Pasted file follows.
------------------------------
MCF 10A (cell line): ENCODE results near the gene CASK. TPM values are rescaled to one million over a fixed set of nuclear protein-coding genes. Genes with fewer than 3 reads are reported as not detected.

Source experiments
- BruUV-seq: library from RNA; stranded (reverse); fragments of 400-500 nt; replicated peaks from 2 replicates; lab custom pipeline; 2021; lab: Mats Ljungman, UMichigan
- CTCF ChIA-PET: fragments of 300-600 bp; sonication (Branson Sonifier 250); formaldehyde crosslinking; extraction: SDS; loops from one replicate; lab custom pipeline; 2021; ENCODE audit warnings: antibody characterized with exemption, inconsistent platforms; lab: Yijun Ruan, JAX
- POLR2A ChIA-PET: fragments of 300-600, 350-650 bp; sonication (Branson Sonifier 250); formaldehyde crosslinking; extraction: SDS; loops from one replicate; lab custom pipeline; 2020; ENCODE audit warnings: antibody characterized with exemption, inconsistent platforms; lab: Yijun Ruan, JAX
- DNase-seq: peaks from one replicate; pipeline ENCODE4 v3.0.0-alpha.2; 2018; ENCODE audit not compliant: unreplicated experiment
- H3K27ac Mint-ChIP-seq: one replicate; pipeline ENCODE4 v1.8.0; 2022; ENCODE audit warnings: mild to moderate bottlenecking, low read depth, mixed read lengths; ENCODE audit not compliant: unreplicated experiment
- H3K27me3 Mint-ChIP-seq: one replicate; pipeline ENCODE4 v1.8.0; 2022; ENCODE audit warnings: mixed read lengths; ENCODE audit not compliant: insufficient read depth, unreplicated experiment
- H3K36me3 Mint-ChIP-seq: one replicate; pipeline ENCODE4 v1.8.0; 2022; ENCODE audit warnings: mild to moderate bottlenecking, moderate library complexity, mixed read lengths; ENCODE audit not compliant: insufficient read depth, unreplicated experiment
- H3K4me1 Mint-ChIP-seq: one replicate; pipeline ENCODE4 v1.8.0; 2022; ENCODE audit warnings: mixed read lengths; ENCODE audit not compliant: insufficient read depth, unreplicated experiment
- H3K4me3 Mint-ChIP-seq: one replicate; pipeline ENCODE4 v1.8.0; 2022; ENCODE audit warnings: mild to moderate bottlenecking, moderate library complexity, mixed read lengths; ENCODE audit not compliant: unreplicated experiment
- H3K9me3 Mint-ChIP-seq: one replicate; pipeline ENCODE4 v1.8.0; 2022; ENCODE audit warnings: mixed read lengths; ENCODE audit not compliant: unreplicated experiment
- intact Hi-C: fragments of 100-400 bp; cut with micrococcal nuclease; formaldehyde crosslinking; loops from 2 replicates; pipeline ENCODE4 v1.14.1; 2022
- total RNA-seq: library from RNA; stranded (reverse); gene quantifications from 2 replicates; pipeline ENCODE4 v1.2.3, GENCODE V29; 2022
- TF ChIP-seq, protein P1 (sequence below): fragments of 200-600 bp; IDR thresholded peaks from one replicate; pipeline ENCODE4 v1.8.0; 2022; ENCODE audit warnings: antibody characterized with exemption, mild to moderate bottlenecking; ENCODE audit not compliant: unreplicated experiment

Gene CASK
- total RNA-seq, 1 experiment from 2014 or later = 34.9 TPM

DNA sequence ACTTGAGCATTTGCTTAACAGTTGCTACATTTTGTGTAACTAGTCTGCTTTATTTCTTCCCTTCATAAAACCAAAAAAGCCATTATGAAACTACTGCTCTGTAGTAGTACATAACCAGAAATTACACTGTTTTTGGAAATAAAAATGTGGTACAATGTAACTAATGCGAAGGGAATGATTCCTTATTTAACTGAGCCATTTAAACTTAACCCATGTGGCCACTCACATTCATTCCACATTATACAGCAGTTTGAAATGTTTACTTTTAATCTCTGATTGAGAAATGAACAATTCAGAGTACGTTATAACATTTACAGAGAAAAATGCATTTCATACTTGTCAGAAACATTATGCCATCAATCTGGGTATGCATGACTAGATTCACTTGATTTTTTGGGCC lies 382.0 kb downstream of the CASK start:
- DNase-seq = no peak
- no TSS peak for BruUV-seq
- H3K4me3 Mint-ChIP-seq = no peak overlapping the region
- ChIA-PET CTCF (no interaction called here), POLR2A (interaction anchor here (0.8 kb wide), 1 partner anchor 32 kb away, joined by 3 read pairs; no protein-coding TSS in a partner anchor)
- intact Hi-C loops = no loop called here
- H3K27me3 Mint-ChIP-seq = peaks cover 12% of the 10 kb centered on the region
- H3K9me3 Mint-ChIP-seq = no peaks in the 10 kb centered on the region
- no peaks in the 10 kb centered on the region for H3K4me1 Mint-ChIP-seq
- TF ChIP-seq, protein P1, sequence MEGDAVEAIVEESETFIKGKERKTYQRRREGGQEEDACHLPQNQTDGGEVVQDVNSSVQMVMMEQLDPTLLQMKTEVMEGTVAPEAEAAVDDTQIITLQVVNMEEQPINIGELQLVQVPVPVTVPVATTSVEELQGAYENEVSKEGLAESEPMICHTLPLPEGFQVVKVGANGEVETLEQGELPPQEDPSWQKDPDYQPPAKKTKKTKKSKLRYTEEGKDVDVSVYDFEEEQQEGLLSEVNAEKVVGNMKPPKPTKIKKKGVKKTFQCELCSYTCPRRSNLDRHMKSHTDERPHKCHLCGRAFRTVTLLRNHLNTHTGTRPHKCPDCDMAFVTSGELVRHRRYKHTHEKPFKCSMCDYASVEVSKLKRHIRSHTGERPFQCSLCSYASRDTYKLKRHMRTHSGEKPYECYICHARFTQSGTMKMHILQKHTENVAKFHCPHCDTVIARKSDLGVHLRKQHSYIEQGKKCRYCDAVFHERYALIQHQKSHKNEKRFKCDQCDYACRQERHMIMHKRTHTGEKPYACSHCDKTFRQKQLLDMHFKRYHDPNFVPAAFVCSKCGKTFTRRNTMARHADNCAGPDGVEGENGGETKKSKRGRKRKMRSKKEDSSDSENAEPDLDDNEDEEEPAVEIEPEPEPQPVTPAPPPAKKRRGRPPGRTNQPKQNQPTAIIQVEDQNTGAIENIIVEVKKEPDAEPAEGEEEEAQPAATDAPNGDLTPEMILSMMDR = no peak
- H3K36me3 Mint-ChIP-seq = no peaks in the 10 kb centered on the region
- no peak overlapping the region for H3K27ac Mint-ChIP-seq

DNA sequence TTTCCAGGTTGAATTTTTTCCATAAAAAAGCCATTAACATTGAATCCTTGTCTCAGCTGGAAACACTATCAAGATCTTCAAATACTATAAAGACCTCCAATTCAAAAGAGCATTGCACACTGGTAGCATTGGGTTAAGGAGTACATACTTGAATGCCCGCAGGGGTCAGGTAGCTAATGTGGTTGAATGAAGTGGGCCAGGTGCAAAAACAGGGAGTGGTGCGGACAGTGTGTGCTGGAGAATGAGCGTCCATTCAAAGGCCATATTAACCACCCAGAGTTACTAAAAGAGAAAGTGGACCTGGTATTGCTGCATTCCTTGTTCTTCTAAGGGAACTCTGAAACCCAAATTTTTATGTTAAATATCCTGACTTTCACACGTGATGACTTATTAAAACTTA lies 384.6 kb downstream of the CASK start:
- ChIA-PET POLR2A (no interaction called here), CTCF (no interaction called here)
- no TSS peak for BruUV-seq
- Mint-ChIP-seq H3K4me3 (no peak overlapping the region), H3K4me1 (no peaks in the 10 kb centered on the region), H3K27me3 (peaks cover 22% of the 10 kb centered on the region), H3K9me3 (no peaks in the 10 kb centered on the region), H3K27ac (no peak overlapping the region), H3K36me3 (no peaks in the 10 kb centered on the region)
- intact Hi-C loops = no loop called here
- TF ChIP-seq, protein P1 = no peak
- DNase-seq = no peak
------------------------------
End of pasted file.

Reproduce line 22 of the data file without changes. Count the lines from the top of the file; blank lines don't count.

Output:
- ChIA-PET CTCF (no interaction called here), POLR2A (interaction anchor here (0.8 kb wide), 1 partner anchor 32 kb away, joined by 3 read pairs; no protein-coding TSS in a partner anchor)